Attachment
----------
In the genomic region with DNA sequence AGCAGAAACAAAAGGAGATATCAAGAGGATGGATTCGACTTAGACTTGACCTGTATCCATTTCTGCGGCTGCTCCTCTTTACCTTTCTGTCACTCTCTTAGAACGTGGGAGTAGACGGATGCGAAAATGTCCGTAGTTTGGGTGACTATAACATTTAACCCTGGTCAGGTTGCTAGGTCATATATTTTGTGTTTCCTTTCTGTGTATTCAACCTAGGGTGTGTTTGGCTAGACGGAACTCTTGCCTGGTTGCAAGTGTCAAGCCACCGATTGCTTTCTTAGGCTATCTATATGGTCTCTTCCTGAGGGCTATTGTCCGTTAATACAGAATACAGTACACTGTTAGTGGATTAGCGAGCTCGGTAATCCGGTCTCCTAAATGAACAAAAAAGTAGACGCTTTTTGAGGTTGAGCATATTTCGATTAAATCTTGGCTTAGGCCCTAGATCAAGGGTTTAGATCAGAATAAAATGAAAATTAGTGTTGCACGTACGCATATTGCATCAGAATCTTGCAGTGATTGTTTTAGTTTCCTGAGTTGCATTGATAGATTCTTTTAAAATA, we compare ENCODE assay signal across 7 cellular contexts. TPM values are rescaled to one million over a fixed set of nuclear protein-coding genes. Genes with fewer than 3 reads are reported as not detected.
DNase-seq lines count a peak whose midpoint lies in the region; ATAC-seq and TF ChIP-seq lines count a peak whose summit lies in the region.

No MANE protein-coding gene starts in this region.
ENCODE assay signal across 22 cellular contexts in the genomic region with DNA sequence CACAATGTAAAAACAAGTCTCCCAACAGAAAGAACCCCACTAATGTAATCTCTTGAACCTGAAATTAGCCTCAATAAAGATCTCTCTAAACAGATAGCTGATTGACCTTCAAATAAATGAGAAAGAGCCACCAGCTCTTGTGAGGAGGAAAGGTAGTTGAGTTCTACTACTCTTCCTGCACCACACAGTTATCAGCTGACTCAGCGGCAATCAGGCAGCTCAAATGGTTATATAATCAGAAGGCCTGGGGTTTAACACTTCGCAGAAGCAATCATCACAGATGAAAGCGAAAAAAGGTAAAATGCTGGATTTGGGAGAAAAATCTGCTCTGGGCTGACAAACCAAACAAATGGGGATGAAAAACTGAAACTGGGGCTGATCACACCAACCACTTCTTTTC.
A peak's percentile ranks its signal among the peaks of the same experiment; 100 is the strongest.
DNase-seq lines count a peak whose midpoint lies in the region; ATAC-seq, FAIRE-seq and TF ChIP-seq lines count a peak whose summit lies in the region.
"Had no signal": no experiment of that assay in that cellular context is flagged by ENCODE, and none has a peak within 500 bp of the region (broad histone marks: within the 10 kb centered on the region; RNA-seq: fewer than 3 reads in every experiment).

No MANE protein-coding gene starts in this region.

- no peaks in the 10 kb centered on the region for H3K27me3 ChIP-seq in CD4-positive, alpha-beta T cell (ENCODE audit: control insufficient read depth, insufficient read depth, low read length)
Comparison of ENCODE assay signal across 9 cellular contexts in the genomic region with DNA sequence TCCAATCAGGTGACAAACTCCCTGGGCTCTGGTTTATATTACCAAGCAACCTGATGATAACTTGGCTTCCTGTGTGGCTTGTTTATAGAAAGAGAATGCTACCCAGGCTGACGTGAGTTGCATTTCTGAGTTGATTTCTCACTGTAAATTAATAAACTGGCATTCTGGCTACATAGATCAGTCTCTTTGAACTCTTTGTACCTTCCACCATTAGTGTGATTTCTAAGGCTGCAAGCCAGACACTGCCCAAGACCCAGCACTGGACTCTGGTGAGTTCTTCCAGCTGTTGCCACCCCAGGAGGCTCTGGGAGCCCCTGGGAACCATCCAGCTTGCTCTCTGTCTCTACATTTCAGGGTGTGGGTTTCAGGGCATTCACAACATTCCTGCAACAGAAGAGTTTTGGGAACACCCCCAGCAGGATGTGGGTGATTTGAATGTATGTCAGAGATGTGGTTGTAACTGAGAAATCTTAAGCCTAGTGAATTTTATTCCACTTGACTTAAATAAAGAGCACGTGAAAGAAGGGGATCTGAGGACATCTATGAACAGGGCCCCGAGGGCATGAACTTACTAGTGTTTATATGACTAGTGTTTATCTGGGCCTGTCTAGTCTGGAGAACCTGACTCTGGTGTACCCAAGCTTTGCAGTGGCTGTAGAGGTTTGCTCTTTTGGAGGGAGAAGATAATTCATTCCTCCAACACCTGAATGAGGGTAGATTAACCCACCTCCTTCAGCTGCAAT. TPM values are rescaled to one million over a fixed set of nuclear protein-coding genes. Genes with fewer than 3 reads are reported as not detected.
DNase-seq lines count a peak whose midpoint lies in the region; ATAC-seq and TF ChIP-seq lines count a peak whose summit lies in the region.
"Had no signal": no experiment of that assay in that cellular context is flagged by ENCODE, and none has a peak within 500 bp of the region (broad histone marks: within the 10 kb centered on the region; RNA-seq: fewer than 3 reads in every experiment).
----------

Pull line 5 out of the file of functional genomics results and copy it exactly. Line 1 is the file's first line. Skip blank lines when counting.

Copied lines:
A peak's percentile ranks its signal among the peaks of the same experiment; 100 is the strongest.